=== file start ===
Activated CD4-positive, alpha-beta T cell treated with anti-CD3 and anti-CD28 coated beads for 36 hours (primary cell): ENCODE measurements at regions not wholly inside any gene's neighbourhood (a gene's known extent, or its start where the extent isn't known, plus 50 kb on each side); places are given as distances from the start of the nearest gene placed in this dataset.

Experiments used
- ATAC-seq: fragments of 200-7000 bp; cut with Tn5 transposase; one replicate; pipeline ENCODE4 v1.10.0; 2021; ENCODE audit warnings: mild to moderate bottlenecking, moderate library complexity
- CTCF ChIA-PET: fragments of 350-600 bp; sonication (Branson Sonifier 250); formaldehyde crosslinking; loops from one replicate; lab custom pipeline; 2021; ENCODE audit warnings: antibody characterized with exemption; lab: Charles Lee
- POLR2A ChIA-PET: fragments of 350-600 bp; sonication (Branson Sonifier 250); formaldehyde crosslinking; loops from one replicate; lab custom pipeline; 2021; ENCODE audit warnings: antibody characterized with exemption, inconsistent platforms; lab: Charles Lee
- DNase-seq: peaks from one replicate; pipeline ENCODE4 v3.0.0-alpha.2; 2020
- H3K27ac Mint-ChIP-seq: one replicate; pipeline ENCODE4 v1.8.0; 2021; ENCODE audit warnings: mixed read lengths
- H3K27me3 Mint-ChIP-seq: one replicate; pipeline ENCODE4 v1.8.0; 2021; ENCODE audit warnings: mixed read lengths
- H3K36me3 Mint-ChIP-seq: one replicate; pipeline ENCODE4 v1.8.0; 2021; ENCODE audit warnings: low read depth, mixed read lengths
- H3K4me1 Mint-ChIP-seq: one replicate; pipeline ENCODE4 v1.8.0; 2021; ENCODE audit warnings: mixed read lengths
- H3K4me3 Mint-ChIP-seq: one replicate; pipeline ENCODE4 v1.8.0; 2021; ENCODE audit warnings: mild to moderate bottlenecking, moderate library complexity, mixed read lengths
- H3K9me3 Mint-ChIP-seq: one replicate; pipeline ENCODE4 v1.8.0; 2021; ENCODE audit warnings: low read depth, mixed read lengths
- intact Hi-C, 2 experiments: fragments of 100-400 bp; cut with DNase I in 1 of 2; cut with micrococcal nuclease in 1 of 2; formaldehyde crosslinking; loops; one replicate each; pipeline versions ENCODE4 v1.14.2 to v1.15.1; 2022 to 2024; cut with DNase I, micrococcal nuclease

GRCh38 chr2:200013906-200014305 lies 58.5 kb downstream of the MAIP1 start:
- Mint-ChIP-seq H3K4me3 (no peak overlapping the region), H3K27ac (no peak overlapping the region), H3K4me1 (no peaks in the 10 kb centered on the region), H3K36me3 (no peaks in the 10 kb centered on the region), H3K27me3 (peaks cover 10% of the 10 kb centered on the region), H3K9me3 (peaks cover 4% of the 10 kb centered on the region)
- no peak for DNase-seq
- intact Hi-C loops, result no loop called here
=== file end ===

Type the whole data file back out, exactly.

Activated CD4-positive, alpha-beta T cell treated with anti-CD3 and anti-CD28 coated beads for 36 hours (primary cell): ENCODE measurements at regions not wholly inside any gene's neighbourhood (a gene's known extent, or its start where the extent isn't known, plus 50 kb on each side); places are given as distances from the start of the nearest gene placed in this dataset.

Experiments used
- ATAC-seq: fragments of 200-7000 bp; cut with Tn5 transposase; one replicate; pipeline ENCODE4 v1.10.0; 2021; ENCODE audit warnings: mild to moderate bottlenecking, moderate library complexity
- CTCF ChIA-PET: fragments of 350-600 bp; sonication (Branson Sonifier 250); formaldehyde crosslinking; loops from one replicate; lab custom pipeline; 2021; ENCODE audit warnings: antibody characterized with exemption; lab: Charles Lee
- POLR2A ChIA-PET: fragments of 350-600 bp; sonication (Branson Sonifier 250); formaldehyde crosslinking; loops from one replicate; lab custom pipeline; 2021; ENCODE audit warnings: antibody characterized with exemption, inconsistent platforms; lab: Charles Lee
- DNase-seq: peaks from one replicate; pipeline ENCODE4 v3.0.0-alpha.2; 2020
- H3K27ac Mint-ChIP-seq: one replicate; pipeline ENCODE4 v1.8.0; 2021; ENCODE audit warnings: mixed read lengths
- H3K27me3 Mint-ChIP-seq: one replicate; pipeline ENCODE4 v1.8.0; 2021; ENCODE audit warnings: mixed read lengths
- H3K36me3 Mint-ChIP-seq: one replicate; pipeline ENCODE4 v1.8.0; 2021; ENCODE audit warnings: low read depth, mixed read lengths
- H3K4me1 Mint-ChIP-seq: one replicate; pipeline ENCODE4 v1.8.0; 2021; ENCODE audit warnings: mixed read lengths
- H3K4me3 Mint-ChIP-seq: one replicate; pipeline ENCODE4 v1.8.0; 2021; ENCODE audit warnings: mild to moderate bottlenecking, moderate library complexity, mixed read lengths
- H3K9me3 Mint-ChIP-seq: one replicate; pipeline ENCODE4 v1.8.0; 2021; ENCODE audit warnings: low read depth, mixed read lengths
- intact Hi-C, 2 experiments: fragments of 100-400 bp; cut with DNase I in 1 of 2; cut with micrococcal nuclease in 1 of 2; formaldehyde crosslinking; loops; one replicate each; pipeline versions ENCODE4 v1.14.2 to v1.15.1; 2022 to 2024; cut with DNase I, micrococcal nuclease

GRCh38 chr2:200013906-200014305 lies 58.5 kb downstream of the MAIP1 start:
- Mint-ChIP-seq H3K4me3 (no peak overlapping the region), H3K27ac (no peak overlapping the region), H3K4me1 (no peaks in the 10 kb centered on the region), H3K36me3 (no peaks in the 10 kb centered on the region), H3K27me3 (peaks cover 10% of the 10 kb centered on the region), H3K9me3 (peaks cover 4% of the 10 kb centered on the region)
- no peak for DNase-seq
- intact Hi-C loops, result no loop called here